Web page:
Everything posted by Chris Gibbs
Rather a late reply, but I came across this thread whilst "googling" for something else. As a Canterbury O/C (1959-64) I am quite sure that the story (and the other two) are based around Canterbury. As I open my 1957 edition, at the heading of Chapter 1 is an engraving of the Christchurch Gate (albeit showing the postern on the wrong side). On page 7 is an engraving showing the kitchen exactly as I remember it including the opening into the passage behind it into which I once climbed up into! The figure ("Mr Ardent") in clerical garb tossing an omlette is undoubtedly the Rev. Clive Pare, Headmaster of the Choir School (1937-1963). Not the King's School. I believe he was at sometime Sacrist rather than Precentor at Canterbury. (He was also the City's Sherrif and later Mayor during my time). The move to Gloucester was in 1963 where he became a Canon. He died in 1973 and is interred in the Canterbury Cloister garth. CG.
Perhaps I can add two further points on the life of Allan Wicks. Looking back as a choirboy, one was conscious of his attention to detail in the singing of the Psalms. Other canticles too of course, but the Psalms with their vibrant descriptive language are what I remember. Whether it be a few short ones or the 15th evening they were a joy to sing. I am pleased to report that David Flood continues this attention to detail and should also mention- as this is an organ forum- how important and sympathetic the role of the organist is in accompanying the Psalms The other point I would like to record is that for many years he was Conductor and Director of Music for the Canterbury Choral Society (with whom I still sing). We were/are a lucky choral society to have had him as conductor and the Cathedral as our performance venue. Massive works such as Mahler 8, Bach B Minor mass or Gerontius went hand in hand with gentler works such as Fauré's Requiem. A riddle for Roffensis:- "Take a straighter stronger course to the corner of your life." Affirmative band?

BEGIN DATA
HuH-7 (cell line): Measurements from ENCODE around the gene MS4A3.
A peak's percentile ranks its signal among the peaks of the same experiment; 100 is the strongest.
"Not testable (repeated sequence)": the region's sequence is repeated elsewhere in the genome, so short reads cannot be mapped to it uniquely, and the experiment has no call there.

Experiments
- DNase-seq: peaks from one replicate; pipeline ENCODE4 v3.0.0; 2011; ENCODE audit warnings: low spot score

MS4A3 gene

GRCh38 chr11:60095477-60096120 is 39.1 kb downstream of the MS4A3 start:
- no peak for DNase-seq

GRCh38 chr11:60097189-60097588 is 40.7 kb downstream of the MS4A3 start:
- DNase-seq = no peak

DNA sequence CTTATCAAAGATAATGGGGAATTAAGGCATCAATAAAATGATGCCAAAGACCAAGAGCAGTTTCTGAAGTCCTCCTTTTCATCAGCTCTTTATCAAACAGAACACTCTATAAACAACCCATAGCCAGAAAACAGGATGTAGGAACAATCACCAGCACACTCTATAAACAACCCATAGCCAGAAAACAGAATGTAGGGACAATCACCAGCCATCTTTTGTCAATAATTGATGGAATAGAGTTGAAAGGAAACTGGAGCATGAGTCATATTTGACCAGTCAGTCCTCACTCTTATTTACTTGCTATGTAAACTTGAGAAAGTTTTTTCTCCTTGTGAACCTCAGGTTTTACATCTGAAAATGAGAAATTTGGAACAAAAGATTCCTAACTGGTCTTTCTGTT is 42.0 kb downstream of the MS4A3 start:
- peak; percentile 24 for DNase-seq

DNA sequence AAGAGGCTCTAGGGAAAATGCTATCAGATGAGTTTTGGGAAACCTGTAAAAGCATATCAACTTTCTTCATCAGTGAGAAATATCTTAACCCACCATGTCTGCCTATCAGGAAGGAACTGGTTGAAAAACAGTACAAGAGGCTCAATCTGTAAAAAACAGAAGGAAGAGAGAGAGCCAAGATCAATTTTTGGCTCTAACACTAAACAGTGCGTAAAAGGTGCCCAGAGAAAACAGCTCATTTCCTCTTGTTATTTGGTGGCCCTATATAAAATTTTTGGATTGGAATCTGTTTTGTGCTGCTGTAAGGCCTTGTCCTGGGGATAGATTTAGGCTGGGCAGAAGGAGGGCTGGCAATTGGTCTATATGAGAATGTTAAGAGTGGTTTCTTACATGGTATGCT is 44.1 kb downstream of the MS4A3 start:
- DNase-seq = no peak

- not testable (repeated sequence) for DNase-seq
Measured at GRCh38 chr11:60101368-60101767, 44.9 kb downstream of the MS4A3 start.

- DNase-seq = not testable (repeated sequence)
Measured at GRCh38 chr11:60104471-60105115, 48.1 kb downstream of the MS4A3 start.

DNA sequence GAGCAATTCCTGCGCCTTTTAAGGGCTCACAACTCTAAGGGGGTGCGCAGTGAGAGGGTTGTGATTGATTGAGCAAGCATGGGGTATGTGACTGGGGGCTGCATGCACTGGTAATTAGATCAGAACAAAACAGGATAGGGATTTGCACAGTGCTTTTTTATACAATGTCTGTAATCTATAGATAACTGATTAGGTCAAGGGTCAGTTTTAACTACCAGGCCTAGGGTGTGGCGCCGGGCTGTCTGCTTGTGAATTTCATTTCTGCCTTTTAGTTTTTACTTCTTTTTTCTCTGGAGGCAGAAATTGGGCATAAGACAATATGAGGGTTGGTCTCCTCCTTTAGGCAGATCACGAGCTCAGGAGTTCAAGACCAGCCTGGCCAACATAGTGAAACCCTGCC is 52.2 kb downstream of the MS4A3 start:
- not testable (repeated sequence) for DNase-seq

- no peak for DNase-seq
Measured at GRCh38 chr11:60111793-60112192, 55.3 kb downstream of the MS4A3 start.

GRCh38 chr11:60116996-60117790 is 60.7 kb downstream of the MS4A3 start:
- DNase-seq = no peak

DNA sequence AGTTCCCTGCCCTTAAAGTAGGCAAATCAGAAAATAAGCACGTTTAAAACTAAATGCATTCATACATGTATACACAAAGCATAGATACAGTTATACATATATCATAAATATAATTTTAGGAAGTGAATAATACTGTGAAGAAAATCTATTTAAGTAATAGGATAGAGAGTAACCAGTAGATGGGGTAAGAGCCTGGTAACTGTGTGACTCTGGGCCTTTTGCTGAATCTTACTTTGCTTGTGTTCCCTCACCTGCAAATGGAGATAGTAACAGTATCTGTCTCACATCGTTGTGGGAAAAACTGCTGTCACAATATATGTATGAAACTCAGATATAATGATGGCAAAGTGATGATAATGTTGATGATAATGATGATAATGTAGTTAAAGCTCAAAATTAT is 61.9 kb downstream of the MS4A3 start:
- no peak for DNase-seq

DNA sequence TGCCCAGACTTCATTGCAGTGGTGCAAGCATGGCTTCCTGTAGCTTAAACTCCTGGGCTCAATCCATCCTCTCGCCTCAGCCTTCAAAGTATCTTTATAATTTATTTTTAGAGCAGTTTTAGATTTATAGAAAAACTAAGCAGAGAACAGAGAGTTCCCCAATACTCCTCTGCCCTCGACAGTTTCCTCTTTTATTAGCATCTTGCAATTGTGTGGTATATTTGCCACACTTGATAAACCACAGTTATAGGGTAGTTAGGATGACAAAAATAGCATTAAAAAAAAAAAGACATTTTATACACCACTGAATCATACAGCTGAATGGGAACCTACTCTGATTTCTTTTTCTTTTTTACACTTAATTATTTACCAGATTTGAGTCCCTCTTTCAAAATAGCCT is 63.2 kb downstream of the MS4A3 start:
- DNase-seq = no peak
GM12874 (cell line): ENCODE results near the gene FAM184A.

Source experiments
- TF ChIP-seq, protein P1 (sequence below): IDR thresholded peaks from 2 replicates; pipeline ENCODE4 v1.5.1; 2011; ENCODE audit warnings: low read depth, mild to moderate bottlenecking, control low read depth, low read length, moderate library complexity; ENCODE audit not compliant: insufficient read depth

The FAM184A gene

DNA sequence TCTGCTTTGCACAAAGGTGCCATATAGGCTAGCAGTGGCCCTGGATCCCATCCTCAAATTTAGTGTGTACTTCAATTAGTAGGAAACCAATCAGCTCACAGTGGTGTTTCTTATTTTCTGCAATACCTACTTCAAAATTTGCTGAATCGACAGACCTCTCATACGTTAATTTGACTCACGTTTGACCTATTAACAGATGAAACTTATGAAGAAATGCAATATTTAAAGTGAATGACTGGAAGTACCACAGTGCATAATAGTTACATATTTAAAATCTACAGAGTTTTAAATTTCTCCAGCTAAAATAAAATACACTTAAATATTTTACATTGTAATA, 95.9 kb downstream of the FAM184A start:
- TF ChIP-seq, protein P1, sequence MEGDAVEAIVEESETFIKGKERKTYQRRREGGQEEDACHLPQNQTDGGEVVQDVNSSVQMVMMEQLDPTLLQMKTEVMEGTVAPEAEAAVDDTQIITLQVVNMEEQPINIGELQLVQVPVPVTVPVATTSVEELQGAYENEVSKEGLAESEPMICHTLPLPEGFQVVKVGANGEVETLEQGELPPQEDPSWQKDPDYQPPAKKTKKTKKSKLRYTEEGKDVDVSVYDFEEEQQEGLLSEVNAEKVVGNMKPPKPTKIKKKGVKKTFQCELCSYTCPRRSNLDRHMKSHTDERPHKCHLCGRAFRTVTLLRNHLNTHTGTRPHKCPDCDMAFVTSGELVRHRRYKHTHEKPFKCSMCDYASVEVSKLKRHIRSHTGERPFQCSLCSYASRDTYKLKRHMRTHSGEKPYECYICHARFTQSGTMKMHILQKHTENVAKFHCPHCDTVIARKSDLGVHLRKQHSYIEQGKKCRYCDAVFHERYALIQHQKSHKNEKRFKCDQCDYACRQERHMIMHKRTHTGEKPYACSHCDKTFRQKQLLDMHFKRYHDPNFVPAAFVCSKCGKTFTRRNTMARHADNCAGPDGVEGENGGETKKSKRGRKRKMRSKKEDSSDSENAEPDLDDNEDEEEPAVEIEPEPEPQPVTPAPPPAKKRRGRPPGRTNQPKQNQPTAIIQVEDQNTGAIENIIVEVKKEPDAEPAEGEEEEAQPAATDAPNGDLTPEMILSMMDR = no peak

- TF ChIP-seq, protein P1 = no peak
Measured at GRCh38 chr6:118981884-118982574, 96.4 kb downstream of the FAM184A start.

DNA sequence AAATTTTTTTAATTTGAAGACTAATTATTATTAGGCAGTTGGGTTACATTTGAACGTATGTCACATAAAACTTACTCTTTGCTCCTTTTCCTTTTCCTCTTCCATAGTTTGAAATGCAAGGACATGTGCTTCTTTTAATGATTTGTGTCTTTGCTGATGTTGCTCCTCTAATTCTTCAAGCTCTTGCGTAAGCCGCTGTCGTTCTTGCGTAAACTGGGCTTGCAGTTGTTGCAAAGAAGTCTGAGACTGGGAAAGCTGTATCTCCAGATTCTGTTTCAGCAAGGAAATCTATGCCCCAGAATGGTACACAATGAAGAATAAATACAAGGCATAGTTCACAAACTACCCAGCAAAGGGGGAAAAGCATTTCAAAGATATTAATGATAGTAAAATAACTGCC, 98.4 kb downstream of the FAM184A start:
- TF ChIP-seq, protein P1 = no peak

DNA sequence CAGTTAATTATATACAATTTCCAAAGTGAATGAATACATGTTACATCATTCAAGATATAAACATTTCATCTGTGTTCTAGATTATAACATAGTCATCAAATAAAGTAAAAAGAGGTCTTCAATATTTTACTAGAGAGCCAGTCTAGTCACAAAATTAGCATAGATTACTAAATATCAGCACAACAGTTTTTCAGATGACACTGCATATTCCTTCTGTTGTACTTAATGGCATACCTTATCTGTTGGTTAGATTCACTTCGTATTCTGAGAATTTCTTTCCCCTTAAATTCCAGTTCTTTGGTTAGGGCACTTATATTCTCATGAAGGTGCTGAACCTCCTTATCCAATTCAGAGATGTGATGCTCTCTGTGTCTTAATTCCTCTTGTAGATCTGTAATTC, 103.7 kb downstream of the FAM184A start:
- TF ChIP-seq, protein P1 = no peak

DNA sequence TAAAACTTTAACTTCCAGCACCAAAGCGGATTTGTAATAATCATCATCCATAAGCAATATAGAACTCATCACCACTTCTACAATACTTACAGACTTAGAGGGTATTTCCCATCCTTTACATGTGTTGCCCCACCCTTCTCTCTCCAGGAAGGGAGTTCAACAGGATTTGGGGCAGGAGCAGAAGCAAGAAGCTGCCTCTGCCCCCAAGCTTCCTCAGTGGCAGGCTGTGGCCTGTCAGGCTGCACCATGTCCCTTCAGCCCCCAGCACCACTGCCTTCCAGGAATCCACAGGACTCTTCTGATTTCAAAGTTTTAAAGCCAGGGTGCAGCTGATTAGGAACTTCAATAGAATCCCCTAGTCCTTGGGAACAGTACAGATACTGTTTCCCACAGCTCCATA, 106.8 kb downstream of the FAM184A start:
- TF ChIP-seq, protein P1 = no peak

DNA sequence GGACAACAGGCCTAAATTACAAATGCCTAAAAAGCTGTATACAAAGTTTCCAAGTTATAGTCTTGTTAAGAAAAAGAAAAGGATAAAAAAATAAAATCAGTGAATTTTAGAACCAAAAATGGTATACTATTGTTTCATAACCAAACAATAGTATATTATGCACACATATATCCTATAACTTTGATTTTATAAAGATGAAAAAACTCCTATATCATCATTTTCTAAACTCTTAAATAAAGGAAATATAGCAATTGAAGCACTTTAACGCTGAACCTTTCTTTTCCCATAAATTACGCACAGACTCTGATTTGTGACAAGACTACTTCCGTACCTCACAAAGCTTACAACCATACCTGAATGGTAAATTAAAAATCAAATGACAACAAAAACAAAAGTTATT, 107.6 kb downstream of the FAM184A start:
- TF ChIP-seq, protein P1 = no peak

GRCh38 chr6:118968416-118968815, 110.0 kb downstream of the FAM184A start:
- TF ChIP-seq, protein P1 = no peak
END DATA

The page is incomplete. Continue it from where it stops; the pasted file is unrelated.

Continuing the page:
My first post here as a member having been viewing for a year or two. With all the tributes to Allan Wicks here I feel moved to add my own from a different and privileged perspective. First of all though I am not an organist, (although I did play it in my later school years) but I am an avid enthusiast of the organ and its music, inspired I am sure by Allan Wicks during my time as a choirboy at Canterbury Cathedral from 1959-64. (Allan came in 1961). Even as young choristers we were aware of his enthusiasm for "modern" music and French in particular especially Messiaen. As others have mentioned, his enthusiasm and sense of humour were just some of his virtues. I was a bit of a late developer and he was patient with me. Indeed on one occasion during the rehearsal of a particularly difficult piece with an awkward interval that most were getting wrong, he stopped and looked at me and asked me to sing the note! I hadn't a clue, but thought "initiative test here- sing something!" So I did- which must have been right because he said "well done Gibbo" (my nickname), and thrust his hand in his pocket and gave me threepence! I wish that I had kept it now, but I went out and bought some sweets. So, at the weekend I excavated the music and record chest and put onto my 1970's system (Pioneer PL12D- Lynsley-Hood 75 Amp - Kef Concertos) Transports de Joie from the Organ Showpieces album. Need I say more...